I guess before I tell you to stop overeating, I should explain why I’m writing this and what this has to do with you. In my own terms, overeating is eating past the point of being full or eating when you’re not hungry. There are many reasons why we might overeat, and in this article, I’ll dive deeper into why we overeat and why you might consider stopping. I will not be going into depth with medical diagnoses. Here, you’ll find information to manage your mind. Please see your doctor for medical questions or concerns. Now on to the fun brain stuff!!!
Why We Do It
I can’t get in to each one of your brains to see why you overeat. In fact, sometimes I don’t even know why I do it! However, there are some overarching reasons why you would eat past being full or eat when you’re not hungry.
Here are a few reasons of my own and some that I’ve heard from others:
-Food tastes good
-I don’t realize I’m full until I’m stuffed
-I don’t want to stop eating
-I like eating
-Food is my distraction from boredom, discomfort, anxiety, sadness, etc.
-Because it was there
-I don’t know when I’m actually full
-I’m afraid of feeling hunger
I’m sure there are more, but you get the gist. This would be a good time to be curious and have compassion with yourself about why you overeat. (If you’ve read any of my previous articles, then you know that I believe strongly in figuring out why before we move forward. If you haven’t read any previous articles, then get to it because they are here for you dear reader!)
You may have noticed that the reasons I listed above are all thoughts. This is a very good thing! If we know the reasons we’re overeating is because of a thought, then we know we can change it with, you guessed it, a thought! But I’m getting ahead of myself. We’re not at the point of changing anything yet because we’re still being curious.
Math vs Drama
Brooke Castillo uses the term math vs. drama. I have adopted this idea in my life wholeheartedly. (It’s the putting-it-into-practice part that becomes difficult.) Basically, there’s the math of the situation and the drama of the situation. The math is the facts, the rest of it is the drama that we create with our minds.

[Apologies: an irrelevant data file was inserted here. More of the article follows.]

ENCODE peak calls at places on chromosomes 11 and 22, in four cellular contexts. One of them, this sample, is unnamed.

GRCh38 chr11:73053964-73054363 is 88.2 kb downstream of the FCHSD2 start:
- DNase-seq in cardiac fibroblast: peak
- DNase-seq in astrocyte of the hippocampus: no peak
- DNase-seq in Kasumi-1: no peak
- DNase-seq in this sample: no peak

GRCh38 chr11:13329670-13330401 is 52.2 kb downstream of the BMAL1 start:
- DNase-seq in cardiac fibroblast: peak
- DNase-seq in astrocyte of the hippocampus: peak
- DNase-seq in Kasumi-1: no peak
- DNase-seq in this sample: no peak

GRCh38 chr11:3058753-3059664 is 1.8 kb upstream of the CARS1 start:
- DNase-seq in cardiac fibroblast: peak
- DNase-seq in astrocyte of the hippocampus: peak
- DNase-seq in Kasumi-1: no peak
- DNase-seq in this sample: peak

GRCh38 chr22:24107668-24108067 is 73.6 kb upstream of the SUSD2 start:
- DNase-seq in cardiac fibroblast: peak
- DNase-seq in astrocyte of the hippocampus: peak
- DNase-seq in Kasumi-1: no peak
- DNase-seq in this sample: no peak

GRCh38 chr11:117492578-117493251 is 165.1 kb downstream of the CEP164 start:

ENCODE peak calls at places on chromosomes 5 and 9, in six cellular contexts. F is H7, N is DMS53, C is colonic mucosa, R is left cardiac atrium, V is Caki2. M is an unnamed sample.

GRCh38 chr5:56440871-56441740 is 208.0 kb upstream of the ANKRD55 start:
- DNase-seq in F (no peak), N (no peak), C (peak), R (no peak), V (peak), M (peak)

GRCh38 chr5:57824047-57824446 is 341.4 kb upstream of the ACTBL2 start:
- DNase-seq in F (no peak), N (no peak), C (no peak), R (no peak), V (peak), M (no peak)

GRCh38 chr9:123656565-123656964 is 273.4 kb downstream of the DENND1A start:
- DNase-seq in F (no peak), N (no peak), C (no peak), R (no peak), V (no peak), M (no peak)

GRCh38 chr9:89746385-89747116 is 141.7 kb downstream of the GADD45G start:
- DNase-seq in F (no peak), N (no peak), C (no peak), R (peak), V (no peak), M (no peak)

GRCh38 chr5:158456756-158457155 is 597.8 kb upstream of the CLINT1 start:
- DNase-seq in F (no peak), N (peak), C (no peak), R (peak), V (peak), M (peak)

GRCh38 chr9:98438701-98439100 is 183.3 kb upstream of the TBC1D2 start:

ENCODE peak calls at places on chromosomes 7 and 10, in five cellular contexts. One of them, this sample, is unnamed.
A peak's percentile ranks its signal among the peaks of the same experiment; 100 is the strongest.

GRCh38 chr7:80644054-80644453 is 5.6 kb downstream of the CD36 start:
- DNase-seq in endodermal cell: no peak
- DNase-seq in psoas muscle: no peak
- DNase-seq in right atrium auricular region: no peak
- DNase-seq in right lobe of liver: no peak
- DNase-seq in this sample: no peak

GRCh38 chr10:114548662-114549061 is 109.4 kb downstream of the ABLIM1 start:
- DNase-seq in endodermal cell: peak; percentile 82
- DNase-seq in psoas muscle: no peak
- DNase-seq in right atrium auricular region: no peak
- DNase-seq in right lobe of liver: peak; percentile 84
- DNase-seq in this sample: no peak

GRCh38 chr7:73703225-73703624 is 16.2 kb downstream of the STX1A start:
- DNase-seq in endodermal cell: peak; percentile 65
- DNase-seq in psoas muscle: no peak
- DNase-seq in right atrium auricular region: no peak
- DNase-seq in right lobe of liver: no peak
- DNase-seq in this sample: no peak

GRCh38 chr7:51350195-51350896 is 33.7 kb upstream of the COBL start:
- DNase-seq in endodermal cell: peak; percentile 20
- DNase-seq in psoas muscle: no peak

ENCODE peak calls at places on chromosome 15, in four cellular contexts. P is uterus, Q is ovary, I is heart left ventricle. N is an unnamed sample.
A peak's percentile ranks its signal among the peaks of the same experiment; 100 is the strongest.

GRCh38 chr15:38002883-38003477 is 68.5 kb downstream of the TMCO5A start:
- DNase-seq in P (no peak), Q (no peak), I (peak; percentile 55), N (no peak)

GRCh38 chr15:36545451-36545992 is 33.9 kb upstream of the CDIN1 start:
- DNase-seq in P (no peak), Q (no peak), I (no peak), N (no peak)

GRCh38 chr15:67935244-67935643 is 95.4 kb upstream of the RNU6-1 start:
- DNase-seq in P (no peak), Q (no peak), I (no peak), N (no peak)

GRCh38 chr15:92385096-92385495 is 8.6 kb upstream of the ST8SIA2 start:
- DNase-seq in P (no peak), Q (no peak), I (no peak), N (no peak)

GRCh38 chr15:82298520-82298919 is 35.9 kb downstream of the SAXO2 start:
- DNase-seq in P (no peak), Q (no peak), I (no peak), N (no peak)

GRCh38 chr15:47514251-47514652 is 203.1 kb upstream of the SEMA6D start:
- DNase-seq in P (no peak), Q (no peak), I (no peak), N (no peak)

For example, let’s say you made your meal plan for the day and it looks like this:
9am- eggs and bacon
1pm- chicken and veggies
That’s the math. You made the plan, it’s laid out clearly, and you know what you’re going to have and when. 1+1=2. Easy.
But it’s not easy, right? Because what does your brain tell you at 12pm when you’re having a long day at work and you’re frustrated? It tells you that a bag of chips would make it all better and that it’s not a big deal to eat it because lunch is in just an hour, right? (This is my own personal example by the way…) That, my friends is the drama.
That donut that a friend brought into work this morning isn’t part of your plan, but you think to yourself: “Oh but I love donuts! There’s no way I could turn this down!” Sound familiar? The math of the situation says there is a donut and your meal plan for the day does not include eating a donut. The drama is all the thoughts you’re having about eating the donut or not eating the donut.
As we go over these examples, I’d like to remind you that we are being curious and compassionate with ourselves. I would never offer to you that beating yourself up or talking down to yourself is a solution. Ever. In fact, I believe we are most effective when we work from a place of curiosity, compassion, and overall love.
Why Stop Overeating
Eventually, I’d like to help you on your journey of stopping overeating if that is what you want to do, but it is a journey and it’s not going to happen overnight. We have to understand what’s going on in our brain and our body to even know what to do next. One step at a time friends.
So, here’s what I’d like you to do if you have interest in stopping overeating: next time you eat past being full or the next time you eat when you’re not hungry, simply ask yourself: “what am I thinking about?” or “what was going through my mind when I did that?” Both are fantastic questions to get to know yourself better and see what’s going on in your brain. This will help you get really skilled at separating the math from the drama. Because that’s where it starts, I promise.
Why would you want to stop overeating? I’m not sure I can answer that for you. I decided to stop overeating because I wanted to be done with letting food control me and using food to feel better. I’m on this journey, being curious with my thoughts about food, choosing new thoughts about food to believe and think about, learning about math vs. drama, putting it into practice every day, and learning how to feel frustrated and bored without eating, all because I want to.
Do you want to lose weight? Lower your cholesterol? Get out of feeling controlled by food? To feel better? Look better? Be an example for your family?
Whatever your reason, start with being curious and having compassion for yourself. You’ll be much more capable and confident on this journey if you start there.